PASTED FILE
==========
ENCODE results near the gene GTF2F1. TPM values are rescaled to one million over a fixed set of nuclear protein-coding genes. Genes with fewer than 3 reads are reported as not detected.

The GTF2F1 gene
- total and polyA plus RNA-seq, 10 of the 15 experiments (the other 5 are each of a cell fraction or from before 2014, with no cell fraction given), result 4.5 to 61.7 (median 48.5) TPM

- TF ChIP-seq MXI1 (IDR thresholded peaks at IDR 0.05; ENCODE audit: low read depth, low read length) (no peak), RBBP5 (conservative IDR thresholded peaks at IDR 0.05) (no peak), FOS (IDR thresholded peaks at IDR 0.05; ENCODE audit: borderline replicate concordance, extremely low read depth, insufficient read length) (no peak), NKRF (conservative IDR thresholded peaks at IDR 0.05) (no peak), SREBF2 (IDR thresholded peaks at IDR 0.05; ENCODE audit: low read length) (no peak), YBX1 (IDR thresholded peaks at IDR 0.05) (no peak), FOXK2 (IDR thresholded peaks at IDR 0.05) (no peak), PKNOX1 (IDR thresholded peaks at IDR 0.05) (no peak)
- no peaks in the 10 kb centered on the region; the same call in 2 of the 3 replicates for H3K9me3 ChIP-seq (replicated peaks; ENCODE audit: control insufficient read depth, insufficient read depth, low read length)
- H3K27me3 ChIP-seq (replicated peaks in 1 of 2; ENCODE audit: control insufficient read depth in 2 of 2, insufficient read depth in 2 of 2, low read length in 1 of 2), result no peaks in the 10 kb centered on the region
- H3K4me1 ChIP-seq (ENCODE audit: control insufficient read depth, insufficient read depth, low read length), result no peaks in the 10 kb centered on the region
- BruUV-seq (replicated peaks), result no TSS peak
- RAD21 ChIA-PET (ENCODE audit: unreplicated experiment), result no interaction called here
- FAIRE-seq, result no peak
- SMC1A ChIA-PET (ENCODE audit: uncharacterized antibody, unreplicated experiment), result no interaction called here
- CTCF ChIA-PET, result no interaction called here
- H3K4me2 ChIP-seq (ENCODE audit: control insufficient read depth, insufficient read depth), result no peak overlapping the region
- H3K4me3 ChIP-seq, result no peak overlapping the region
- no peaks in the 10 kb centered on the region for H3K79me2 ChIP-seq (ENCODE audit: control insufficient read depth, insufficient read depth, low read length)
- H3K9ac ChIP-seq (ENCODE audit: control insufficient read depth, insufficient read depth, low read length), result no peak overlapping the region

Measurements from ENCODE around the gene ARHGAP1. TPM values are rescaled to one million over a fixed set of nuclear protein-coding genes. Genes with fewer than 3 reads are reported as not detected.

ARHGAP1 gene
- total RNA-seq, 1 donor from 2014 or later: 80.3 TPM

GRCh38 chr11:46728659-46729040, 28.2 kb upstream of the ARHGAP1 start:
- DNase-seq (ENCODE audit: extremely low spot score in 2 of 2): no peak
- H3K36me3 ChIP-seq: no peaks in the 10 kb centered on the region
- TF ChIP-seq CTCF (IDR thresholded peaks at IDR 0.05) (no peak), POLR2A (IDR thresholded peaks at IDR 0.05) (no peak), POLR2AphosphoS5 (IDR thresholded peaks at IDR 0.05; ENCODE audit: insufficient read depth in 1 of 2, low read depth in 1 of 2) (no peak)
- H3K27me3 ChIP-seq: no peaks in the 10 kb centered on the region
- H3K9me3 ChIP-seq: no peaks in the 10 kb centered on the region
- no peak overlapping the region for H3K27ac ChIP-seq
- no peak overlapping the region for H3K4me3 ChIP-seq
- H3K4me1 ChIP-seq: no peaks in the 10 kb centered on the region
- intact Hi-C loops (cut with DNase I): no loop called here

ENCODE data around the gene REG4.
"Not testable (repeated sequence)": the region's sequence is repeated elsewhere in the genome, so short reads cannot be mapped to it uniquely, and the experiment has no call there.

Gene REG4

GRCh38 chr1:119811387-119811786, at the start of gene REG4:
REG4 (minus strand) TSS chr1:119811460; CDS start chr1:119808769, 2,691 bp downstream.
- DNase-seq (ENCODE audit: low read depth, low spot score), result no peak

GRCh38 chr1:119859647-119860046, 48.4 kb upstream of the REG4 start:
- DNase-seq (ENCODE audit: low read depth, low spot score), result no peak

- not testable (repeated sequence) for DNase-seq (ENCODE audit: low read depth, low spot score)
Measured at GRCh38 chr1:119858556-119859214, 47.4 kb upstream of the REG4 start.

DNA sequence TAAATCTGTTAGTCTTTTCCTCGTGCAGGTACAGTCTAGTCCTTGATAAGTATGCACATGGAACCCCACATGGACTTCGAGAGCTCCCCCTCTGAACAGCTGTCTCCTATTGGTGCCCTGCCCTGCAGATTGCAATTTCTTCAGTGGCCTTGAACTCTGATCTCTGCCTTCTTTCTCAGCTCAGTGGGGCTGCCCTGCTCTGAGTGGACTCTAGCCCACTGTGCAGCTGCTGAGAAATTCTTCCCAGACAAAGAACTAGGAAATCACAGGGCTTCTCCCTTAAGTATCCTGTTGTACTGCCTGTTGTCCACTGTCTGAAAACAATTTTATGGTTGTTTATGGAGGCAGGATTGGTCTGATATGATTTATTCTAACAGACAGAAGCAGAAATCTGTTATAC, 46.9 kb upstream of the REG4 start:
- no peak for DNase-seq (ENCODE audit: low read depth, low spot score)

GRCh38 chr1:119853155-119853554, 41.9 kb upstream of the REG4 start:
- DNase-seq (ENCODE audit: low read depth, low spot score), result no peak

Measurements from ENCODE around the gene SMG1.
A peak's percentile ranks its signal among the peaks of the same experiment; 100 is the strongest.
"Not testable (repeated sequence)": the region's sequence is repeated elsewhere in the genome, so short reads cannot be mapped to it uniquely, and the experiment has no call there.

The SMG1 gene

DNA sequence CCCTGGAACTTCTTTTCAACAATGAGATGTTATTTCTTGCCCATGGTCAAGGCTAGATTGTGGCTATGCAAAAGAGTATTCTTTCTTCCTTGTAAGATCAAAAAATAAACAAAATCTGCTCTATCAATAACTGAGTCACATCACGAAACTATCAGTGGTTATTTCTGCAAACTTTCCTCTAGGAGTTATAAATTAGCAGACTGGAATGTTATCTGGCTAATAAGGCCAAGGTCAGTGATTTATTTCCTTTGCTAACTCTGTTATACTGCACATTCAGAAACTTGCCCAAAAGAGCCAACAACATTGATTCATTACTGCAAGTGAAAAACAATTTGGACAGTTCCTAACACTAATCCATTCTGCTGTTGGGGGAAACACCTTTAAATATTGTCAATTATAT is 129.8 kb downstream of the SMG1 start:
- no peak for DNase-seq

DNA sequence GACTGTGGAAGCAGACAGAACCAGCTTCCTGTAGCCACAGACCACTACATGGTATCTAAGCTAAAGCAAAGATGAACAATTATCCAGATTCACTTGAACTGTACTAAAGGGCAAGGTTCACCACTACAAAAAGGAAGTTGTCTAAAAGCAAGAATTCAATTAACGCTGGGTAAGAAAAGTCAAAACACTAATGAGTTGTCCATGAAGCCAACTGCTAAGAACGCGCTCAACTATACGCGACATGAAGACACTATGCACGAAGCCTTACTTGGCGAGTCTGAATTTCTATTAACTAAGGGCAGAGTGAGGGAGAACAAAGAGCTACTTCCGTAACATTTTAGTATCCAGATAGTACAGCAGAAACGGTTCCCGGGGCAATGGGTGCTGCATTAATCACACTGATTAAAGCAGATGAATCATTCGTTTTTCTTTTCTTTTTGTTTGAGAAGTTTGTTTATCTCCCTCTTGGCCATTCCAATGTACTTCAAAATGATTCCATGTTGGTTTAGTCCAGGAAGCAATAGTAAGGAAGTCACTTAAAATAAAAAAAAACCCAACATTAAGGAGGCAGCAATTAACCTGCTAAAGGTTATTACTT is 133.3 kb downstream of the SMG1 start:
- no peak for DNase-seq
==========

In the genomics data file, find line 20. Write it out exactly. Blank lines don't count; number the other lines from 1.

GRCh38 chr11:46728659-46729040, 28.2 kb upstream of the ARHGAP1 start: